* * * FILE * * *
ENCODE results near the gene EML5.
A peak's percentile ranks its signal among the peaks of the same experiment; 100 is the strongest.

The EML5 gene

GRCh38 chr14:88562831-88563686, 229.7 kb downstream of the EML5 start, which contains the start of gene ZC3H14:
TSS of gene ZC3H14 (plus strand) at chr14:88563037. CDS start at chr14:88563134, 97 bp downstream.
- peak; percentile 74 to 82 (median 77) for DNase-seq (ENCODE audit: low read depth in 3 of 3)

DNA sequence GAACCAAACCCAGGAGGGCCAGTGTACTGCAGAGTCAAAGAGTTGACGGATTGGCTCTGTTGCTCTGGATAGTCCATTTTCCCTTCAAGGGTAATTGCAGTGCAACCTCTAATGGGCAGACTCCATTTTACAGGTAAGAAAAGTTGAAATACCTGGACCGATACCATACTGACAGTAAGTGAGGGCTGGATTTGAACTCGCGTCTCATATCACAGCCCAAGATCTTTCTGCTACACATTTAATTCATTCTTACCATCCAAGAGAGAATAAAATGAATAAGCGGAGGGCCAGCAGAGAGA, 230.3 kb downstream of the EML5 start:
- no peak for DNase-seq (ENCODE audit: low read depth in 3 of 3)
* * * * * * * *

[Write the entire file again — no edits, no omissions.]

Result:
ENCODE results near the gene EML5.
A peak's percentile ranks its signal among the peaks of the same experiment; 100 is the strongest.

The EML5 gene

GRCh38 chr14:88562831-88563686, 229.7 kb downstream of the EML5 start, which contains the start of gene ZC3H14:
TSS of gene ZC3H14 (plus strand) at chr14:88563037. CDS start at chr14:88563134, 97 bp downstream.
- peak; percentile 74 to 82 (median 77) for DNase-seq (ENCODE audit: low read depth in 3 of 3)

DNA sequence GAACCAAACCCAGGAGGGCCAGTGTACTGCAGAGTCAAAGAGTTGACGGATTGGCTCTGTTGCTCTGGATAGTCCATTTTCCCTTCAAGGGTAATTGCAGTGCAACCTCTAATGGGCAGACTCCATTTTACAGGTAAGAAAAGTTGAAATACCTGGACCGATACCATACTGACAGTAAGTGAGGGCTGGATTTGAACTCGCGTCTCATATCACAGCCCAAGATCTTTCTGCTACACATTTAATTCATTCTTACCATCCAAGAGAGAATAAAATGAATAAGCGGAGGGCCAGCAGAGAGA, 230.3 kb downstream of the EML5 start:
- no peak for DNase-seq (ENCODE audit: low read depth in 3 of 3)